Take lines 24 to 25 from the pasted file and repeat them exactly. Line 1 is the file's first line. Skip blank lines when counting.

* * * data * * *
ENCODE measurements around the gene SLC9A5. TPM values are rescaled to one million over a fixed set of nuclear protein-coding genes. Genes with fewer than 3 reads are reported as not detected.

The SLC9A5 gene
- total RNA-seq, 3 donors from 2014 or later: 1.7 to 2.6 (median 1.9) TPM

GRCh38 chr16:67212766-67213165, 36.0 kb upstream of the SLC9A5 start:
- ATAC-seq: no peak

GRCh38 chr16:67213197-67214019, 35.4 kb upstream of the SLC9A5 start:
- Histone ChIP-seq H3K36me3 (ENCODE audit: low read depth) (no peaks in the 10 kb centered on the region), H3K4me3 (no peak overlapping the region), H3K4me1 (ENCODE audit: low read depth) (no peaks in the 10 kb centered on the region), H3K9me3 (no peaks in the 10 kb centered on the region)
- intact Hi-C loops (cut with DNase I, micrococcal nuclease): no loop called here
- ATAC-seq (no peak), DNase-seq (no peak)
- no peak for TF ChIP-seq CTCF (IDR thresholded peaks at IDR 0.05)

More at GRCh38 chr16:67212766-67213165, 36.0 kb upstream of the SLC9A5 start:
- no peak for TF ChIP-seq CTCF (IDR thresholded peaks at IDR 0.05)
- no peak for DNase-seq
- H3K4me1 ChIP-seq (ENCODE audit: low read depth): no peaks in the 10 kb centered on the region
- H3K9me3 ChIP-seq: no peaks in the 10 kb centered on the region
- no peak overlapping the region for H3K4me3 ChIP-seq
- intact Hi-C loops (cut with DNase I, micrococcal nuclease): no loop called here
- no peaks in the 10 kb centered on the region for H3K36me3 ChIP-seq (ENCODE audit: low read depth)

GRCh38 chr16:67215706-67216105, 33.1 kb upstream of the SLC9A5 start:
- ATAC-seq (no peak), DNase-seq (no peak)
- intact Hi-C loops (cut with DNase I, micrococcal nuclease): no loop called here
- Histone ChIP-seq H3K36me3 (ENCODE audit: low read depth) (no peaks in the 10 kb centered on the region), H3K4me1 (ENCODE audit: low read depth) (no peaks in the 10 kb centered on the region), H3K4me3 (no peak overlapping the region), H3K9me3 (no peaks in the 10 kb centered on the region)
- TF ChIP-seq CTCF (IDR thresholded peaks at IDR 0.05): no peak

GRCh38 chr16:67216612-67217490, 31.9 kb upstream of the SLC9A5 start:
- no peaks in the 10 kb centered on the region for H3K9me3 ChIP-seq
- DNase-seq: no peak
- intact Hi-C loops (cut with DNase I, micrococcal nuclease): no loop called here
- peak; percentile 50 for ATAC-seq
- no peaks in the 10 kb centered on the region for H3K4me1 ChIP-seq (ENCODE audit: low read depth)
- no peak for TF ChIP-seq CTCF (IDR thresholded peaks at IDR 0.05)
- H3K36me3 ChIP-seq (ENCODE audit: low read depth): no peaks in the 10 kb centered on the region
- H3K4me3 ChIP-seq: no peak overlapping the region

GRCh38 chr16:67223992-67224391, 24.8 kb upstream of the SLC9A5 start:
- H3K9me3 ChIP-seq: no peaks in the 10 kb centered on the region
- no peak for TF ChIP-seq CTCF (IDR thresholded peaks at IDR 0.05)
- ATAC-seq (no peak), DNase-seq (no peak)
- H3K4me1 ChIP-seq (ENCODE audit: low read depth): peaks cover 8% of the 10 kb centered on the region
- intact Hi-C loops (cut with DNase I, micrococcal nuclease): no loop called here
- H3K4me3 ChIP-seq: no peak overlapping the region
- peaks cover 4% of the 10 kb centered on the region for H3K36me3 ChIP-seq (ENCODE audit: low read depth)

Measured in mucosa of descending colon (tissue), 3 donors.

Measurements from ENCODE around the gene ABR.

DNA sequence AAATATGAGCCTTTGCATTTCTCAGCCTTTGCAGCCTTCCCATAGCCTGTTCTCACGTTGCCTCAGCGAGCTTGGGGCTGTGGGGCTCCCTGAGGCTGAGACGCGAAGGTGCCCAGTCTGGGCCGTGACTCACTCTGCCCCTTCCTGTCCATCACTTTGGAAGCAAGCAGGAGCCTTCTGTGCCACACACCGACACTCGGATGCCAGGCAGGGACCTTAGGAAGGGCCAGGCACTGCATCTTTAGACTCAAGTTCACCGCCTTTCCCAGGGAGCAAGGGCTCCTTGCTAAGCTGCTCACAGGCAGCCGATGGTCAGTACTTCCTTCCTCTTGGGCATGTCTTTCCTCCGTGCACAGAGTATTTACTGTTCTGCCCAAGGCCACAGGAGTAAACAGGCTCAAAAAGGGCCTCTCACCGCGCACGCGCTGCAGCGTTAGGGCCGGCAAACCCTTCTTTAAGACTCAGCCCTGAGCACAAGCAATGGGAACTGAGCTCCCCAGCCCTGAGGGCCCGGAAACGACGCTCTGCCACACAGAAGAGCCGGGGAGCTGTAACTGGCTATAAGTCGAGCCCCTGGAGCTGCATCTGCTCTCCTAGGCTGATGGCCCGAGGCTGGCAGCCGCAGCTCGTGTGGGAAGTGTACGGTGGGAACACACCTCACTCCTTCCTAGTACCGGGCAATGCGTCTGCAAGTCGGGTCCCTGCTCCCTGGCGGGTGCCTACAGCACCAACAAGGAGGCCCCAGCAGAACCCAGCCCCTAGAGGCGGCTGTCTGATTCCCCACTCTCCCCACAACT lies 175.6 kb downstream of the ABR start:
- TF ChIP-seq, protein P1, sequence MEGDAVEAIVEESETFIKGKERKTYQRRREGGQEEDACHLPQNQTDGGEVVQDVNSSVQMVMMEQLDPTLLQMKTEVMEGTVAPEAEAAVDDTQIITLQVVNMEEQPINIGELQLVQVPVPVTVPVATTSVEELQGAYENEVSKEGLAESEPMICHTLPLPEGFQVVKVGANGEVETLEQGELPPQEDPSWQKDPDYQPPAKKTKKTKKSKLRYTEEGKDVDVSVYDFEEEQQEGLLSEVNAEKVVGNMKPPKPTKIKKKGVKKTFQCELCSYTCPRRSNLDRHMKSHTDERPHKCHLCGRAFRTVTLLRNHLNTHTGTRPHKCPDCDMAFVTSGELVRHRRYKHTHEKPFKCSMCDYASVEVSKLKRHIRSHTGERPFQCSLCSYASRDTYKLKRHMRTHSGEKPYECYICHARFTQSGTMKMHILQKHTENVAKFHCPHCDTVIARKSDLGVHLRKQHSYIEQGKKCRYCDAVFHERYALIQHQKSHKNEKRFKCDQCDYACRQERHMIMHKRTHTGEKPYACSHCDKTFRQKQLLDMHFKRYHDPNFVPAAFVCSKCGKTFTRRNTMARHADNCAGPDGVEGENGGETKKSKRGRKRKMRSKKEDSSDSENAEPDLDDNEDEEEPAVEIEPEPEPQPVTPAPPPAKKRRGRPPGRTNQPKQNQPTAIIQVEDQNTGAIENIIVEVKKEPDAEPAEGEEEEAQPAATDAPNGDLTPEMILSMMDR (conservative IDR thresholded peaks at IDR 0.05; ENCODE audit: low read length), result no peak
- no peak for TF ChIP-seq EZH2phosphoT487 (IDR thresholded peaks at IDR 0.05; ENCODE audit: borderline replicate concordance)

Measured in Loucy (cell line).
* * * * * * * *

GRCh38 chr16:67216612-67217490, 31.9 kb upstream of the SLC9A5 start:
- no peaks in the 10 kb centered on the region for H3K9me3 ChIP-seq